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Lecture

liberty march 23

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Department
Philosophy
Course
PHL271H1
Professor
moreua
Semester
Winter

Description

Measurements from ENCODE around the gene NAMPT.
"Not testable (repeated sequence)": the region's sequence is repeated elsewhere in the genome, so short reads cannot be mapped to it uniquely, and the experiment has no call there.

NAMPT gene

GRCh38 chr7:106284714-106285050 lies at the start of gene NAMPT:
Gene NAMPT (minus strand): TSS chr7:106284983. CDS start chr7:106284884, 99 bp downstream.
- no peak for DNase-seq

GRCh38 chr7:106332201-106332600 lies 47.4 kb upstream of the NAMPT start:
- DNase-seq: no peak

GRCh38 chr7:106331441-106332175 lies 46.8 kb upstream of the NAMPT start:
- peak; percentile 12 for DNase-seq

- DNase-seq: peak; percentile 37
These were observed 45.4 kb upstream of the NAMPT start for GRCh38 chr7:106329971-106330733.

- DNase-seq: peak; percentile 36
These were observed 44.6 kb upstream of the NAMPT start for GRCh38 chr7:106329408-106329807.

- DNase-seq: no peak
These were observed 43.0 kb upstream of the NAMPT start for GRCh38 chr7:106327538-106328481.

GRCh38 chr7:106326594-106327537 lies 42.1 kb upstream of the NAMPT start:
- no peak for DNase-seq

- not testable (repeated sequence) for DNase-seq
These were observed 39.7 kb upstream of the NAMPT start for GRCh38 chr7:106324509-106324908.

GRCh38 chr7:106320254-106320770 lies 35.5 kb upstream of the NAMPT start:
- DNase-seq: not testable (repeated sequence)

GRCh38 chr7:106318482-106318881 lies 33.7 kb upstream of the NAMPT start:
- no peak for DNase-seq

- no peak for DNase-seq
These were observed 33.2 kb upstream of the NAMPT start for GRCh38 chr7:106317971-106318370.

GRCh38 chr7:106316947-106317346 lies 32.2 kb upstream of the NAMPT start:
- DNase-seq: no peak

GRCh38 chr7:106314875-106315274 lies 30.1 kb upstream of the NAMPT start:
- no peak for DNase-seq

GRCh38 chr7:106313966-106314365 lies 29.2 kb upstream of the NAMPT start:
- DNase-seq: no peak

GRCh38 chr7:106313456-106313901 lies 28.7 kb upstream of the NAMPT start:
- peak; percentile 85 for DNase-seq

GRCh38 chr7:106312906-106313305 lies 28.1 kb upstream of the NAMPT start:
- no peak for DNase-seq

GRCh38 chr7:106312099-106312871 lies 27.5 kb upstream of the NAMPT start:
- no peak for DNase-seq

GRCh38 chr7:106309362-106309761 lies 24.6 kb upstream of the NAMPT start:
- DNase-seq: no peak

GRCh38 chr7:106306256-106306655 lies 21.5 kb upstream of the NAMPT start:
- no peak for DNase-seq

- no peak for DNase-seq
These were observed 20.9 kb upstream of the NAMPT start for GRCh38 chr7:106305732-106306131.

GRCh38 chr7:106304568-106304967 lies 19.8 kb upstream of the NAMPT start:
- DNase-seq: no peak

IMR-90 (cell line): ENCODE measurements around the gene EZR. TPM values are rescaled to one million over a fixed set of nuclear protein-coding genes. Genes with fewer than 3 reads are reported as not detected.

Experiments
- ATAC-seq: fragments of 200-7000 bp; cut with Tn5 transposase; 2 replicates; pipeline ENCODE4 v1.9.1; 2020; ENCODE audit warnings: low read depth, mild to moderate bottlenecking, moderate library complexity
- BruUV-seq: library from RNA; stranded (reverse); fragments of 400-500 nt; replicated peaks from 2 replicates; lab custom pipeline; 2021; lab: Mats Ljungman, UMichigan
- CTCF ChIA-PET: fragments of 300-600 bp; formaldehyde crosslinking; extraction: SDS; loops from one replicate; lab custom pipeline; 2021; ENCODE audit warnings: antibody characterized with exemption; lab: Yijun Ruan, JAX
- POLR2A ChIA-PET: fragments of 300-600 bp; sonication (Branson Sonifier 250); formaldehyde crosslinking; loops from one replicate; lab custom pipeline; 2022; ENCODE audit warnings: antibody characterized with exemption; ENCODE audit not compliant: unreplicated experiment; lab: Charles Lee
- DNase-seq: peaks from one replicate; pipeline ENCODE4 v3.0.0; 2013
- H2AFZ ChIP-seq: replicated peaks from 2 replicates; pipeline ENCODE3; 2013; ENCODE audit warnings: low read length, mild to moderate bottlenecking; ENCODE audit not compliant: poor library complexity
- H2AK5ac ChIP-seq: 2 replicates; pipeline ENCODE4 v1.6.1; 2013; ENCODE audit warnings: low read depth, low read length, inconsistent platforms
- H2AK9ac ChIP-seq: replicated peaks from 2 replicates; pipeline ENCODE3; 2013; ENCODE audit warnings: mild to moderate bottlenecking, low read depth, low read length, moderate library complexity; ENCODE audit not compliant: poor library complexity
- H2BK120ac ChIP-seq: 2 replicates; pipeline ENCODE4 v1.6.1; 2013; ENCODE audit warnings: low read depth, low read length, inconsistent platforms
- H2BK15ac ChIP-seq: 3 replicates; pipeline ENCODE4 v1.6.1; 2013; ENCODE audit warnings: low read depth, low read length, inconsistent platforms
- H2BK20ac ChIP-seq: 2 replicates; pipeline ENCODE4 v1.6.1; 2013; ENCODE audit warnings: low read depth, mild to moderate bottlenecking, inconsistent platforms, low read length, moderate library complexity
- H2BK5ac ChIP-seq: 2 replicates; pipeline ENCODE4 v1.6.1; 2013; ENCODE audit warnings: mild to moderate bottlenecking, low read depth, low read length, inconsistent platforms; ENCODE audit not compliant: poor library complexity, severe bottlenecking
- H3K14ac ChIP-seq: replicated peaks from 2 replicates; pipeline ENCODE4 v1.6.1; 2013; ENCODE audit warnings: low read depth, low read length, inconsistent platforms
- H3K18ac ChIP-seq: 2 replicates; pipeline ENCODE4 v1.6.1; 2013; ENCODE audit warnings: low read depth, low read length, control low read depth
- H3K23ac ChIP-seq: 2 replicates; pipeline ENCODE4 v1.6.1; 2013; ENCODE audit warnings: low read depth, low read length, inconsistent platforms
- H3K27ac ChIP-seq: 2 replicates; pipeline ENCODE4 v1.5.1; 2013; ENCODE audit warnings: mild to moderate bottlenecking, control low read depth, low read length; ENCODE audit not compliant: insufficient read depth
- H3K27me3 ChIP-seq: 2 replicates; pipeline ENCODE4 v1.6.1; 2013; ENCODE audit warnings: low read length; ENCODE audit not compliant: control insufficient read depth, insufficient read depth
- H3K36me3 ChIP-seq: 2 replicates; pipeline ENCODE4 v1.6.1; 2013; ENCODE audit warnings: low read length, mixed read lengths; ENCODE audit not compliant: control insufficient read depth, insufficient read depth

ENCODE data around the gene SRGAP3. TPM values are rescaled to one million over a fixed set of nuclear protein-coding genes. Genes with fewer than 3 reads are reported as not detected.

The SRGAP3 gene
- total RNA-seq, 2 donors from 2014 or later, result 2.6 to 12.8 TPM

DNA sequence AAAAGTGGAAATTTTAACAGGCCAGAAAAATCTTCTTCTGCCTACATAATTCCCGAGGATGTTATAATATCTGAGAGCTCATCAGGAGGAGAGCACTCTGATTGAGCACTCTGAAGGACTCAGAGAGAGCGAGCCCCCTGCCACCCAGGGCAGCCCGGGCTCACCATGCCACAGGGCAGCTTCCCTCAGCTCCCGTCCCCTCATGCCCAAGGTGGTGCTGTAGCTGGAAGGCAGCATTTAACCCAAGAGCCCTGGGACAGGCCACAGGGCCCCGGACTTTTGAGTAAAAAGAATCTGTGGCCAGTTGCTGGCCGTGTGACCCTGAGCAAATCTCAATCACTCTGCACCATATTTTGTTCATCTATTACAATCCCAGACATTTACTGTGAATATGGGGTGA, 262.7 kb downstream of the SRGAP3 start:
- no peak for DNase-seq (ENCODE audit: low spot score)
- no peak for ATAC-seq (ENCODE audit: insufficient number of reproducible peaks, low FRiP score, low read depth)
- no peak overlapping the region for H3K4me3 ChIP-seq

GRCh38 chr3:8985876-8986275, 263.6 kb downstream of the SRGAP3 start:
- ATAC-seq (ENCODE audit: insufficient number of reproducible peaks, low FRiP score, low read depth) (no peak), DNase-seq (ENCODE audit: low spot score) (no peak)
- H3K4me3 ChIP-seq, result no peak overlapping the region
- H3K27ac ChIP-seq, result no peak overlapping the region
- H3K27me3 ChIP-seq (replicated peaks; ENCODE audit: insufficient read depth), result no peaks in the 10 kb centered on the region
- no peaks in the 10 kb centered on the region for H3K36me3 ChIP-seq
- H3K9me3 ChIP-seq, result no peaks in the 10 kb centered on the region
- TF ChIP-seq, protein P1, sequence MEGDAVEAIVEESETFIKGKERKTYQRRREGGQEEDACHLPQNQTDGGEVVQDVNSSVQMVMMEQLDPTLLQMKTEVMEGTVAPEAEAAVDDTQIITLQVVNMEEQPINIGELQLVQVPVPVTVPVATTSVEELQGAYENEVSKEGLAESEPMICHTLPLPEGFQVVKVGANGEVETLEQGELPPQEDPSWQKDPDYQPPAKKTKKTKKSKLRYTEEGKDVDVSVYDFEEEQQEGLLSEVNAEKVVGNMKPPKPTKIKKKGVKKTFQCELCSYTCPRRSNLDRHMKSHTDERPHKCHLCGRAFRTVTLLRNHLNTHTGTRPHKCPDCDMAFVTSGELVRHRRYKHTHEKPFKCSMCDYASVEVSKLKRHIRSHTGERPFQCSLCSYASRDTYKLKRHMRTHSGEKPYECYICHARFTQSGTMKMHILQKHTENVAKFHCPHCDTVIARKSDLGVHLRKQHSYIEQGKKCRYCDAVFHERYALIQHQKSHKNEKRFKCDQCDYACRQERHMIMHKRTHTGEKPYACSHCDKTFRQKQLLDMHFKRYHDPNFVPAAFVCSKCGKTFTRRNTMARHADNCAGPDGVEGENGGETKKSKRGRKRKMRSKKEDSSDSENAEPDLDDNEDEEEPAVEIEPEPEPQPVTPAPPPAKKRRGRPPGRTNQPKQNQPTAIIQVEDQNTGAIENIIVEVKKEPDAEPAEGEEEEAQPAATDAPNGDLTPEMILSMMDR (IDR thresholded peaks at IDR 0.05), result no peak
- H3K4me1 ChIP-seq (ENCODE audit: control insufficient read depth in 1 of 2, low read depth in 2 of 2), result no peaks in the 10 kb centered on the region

Lecture 9 March 23, 2011 A. R v. Malmo-Levine; R vs. Caine 1. Background and case facts 2. Majority: Should the harm principle be recognized as a P.F.J? No. 3. Dissent: Should the principle The law cannot imprison someone who has done nothing wrong be a PFJ? Yes. B. Equality what is it, and why value it? 1. Why do we care about it? 2. Charles Taylor - Politics of equal dignity - Politics of difference Issue: whether parliament can legitimately criminalize the mere possession of marijuana and attach a penalty of imprisonment (strictly about drug trafficking) - It violates Canadian charter rights under section 7 - Levine freedom fighter of marijuana possession and Caine both convicted for marijuana - It says possible imprisonment Caine argued that it violated his section 7 rights and Levine argued that the criminalization of something that is central to his chosen lifestyle was violated - Section 7: idea is that you have a right not to be deprived of your liberty and security of a person, but if that deprivation is in accordance with the fundamental justice it is acceptable. Limitation is built in whatever the court deems to be fundamental justice - Section 1 means is that when we talk about rights in Section 7, they are never absolute - The fact that section 7 has such internal limits provided by the principles of fundamental justice - Caines argument: harm principle is a principle of fundamental justice under section 7, if that is true, since personal use of marijuana does not harm others attaching a penalty of imprisonment makes it a violation of my fundamental justice. - Malmo-Levines argument: concentration on personal lifestyle choice the issue is imprisonment we are thinking of negative freedom he was trying to u
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